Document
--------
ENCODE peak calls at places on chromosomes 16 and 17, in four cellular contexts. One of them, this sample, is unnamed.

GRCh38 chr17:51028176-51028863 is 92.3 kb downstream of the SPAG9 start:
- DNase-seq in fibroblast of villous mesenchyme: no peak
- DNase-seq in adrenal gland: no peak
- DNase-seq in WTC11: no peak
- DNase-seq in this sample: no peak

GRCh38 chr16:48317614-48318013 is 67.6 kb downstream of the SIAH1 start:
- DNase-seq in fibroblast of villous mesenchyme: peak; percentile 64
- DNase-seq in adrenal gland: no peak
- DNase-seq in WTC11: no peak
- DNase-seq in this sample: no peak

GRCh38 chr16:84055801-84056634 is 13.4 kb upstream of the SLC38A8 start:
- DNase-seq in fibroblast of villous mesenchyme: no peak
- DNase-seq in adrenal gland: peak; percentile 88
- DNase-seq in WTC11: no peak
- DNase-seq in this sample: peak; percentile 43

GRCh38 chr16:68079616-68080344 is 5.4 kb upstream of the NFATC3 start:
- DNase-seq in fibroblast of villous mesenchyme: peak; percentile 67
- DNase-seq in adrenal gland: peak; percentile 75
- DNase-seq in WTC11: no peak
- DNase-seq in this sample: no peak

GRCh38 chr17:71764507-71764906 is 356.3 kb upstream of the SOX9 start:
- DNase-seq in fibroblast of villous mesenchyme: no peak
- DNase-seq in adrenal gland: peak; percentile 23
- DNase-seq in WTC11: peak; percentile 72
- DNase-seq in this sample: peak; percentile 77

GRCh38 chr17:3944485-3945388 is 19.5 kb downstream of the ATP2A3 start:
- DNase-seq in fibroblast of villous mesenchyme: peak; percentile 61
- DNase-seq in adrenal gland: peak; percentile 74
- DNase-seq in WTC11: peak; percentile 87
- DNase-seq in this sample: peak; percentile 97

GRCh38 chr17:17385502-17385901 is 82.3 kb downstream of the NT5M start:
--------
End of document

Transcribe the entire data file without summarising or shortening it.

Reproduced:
ENCODE peak calls at places on chromosomes 16 and 17, in four cellular contexts. One of them, this sample, is unnamed.

GRCh38 chr17:51028176-51028863 is 92.3 kb downstream of the SPAG9 start:
- DNase-seq in fibroblast of villous mesenchyme: no peak
- DNase-seq in adrenal gland: no peak
- DNase-seq in WTC11: no peak
- DNase-seq in this sample: no peak

GRCh38 chr16:48317614-48318013 is 67.6 kb downstream of the SIAH1 start:
- DNase-seq in fibroblast of villous mesenchyme: peak; percentile 64
- DNase-seq in adrenal gland: no peak
- DNase-seq in WTC11: no peak
- DNase-seq in this sample: no peak

GRCh38 chr16:84055801-84056634 is 13.4 kb upstream of the SLC38A8 start:
- DNase-seq in fibroblast of villous mesenchyme: no peak
- DNase-seq in adrenal gland: peak; percentile 88
- DNase-seq in WTC11: no peak
- DNase-seq in this sample: peak; percentile 43

GRCh38 chr16:68079616-68080344 is 5.4 kb upstream of the NFATC3 start:
- DNase-seq in fibroblast of villous mesenchyme: peak; percentile 67
- DNase-seq in adrenal gland: peak; percentile 75
- DNase-seq in WTC11: no peak
- DNase-seq in this sample: no peak

GRCh38 chr17:71764507-71764906 is 356.3 kb upstream of the SOX9 start:
- DNase-seq in fibroblast of villous mesenchyme: no peak
- DNase-seq in adrenal gland: peak; percentile 23
- DNase-seq in WTC11: peak; percentile 72
- DNase-seq in this sample: peak; percentile 77

GRCh38 chr17:3944485-3945388 is 19.5 kb downstream of the ATP2A3 start:
- DNase-seq in fibroblast of villous mesenchyme: peak; percentile 61
- DNase-seq in adrenal gland: peak; percentile 74
- DNase-seq in WTC11: peak; percentile 87
- DNase-seq in this sample: peak; percentile 97

GRCh38 chr17:17385502-17385901 is 82.3 kb downstream of the NT5M start: